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My Contemporary British TV Detectives

Stay Frosty

Stay Frosty

And so here we are at the end. I don’t know how many episodes of contemporary British detective television I’ve watched. Hundreds. A thousand. Of those, maybe three or four of them I regret—but the other nine-hundred and whatever were great time-wasters when I needed to shut down at the end of the day. Plenty of series didn’t fit in this column because they’re cold manure—Wire in the Blood, Cadfael. And there are others that are good but just didn’t make my personal cut—Second Sight, Foyle’s War, Case Histories, Miss Marple.

From time to time I’ve had fun thrashing Midsomer Murders, because it appears to be filmed on a whites-only agenda—my wife and I have a game we play called “Spot the Colored Person”; in approximately 80 episodes we’ve only had reason to play it four times. And there are any number of shows I haven’t seen because I don’t live in London and have to rely on Netflix, PBS’s Masterpiece Theater and friends’ burned DVDs, and I sometimes do things that don’t involve TV.

But I’ll lay money down that British crime television is dramatically superior to its American counterparts; the best British crime show of the last 20 years was A Touch of Frost (based on the novels by R.D. Wingfield); and the number-one contemporary British detective was Inspector William Edward “Jack” Frost, played by David Jason from 1992-2010.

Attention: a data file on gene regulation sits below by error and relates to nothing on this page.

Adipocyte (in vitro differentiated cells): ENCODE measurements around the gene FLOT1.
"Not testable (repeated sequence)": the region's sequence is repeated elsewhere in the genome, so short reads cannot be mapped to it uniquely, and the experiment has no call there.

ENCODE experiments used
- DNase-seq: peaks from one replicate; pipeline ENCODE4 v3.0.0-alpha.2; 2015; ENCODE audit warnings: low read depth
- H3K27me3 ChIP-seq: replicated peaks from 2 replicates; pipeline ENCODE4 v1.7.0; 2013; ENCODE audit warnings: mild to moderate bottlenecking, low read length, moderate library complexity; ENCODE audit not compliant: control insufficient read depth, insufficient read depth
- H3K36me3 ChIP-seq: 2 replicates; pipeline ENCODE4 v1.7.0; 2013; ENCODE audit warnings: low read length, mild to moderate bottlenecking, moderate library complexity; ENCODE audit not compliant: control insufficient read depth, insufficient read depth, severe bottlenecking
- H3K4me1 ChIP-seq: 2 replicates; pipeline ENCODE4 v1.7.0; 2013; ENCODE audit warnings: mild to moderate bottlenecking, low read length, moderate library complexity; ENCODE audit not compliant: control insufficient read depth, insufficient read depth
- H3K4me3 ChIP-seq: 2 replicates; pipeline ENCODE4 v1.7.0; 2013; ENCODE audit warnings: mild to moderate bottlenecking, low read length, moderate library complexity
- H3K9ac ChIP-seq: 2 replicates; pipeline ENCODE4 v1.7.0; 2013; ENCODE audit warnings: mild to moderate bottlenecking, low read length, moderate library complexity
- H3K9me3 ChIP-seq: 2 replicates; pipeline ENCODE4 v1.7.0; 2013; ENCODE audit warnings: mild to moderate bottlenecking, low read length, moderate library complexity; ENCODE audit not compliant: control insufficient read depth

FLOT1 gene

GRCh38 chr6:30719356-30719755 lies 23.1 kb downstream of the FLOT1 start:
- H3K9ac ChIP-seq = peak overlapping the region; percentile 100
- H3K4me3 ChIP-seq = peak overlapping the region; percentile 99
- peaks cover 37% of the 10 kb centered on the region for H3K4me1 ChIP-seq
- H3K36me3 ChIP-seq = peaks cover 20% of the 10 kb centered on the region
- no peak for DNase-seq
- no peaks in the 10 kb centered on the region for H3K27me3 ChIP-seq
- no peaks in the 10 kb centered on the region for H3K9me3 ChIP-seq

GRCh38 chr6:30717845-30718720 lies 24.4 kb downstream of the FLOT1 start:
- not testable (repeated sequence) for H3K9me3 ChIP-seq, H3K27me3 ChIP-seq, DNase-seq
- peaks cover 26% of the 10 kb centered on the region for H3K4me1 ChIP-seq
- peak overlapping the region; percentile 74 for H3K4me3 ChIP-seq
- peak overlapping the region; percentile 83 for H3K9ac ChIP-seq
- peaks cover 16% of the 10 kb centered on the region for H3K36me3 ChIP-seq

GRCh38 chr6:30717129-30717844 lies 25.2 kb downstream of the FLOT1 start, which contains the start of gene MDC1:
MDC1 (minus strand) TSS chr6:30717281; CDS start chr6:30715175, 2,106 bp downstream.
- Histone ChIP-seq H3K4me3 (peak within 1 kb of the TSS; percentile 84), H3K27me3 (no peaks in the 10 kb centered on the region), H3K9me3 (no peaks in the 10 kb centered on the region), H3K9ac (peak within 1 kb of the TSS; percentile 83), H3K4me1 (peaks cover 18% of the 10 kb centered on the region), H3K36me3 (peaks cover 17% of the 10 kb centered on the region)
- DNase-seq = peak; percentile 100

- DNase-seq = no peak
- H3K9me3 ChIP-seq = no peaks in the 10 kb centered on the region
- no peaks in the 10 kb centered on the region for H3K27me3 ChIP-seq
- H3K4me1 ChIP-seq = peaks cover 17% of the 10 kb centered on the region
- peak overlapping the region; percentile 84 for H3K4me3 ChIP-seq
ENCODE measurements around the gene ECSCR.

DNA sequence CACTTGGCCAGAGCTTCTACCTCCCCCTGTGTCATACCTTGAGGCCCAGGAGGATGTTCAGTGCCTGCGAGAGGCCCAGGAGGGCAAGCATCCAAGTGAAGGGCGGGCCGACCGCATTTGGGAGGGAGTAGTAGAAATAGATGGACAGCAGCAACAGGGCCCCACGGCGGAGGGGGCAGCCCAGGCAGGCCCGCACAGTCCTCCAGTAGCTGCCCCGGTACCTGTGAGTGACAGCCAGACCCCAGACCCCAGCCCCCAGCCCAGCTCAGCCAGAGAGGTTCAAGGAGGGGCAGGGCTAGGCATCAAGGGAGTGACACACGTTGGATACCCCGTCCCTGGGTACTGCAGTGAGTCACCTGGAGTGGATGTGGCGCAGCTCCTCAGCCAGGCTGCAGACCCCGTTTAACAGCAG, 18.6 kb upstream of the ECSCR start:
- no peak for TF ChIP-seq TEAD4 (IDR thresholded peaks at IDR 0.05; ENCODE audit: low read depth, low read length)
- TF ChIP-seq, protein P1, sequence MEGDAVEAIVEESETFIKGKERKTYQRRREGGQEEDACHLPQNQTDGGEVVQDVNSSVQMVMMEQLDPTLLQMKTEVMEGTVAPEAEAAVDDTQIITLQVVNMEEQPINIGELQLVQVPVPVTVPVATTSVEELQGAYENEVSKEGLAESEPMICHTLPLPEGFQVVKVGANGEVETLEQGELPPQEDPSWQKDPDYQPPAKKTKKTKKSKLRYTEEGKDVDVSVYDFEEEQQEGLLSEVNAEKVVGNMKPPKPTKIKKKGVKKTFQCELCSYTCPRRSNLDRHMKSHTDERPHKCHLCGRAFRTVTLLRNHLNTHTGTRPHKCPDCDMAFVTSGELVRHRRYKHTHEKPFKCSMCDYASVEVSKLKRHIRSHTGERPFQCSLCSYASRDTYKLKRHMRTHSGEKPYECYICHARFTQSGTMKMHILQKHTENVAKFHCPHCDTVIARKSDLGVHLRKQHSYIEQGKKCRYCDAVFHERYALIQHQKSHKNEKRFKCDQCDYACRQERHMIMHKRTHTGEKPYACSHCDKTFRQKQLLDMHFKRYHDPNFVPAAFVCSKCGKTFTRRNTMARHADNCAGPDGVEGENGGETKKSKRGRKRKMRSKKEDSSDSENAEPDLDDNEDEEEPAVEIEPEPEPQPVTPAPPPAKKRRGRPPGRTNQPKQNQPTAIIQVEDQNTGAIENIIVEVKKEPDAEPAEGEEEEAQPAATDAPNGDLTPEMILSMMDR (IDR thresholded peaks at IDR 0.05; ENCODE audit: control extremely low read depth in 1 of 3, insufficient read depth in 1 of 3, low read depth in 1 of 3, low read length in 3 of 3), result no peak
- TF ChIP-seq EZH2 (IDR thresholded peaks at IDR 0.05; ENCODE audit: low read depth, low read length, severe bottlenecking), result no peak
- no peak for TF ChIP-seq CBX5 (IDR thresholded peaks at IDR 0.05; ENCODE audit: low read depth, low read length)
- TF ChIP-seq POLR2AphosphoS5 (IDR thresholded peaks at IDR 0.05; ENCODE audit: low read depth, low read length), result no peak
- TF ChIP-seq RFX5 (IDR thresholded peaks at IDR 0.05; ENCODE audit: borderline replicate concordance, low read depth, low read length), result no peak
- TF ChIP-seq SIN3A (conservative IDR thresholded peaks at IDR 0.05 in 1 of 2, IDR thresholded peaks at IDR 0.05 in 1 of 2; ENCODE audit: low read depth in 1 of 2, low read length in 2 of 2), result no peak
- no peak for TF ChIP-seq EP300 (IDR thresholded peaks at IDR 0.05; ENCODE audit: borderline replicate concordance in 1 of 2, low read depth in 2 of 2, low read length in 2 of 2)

The intro, as you can hear in the above video, was awful, always. That blobular sob of soprano saxophone—has anyone ever done anything decent with a soprano saxophone onscreen aside from Branford Marseilis on the score for Sneakers? And the final episode of Frost was a huge disappointment. But for eight seasons, A Touch of Frost was a rich, true-blue procedural. It showed life inside a police department, on the streets, and in housing estates with shading, humor, tenderness, very little style (not always a bad thing), and enough verisimilitude to rival Prime Suspect. Frost was a mess, a boob and a wit. A success and a failure—a hero. Warm when it was called for, and serious when no one else seemed to care. He was a romantic curmudgeonly hard-ass with principles, so he was easy to cheer for, even when he let you down.

As for the series, the episodes have complicated plots and take a long, plodding time unraveling them. The stories grapple with contemporary issues and deal with the world—racially, sexually, existentially. The colors are dated, but the stories are not. The acting's great, casting's great. Frost’s problems with his boss, the craven, noble Superintendent Mullet (what a name!), gave one of the series’ best relationships a ton of grit. Anyway, it’s excellent detective television. There aren’t many TV shows that I’d watch all over again, but Frost is one. He's the best there is. Here’s the very first episode. It gets better and better.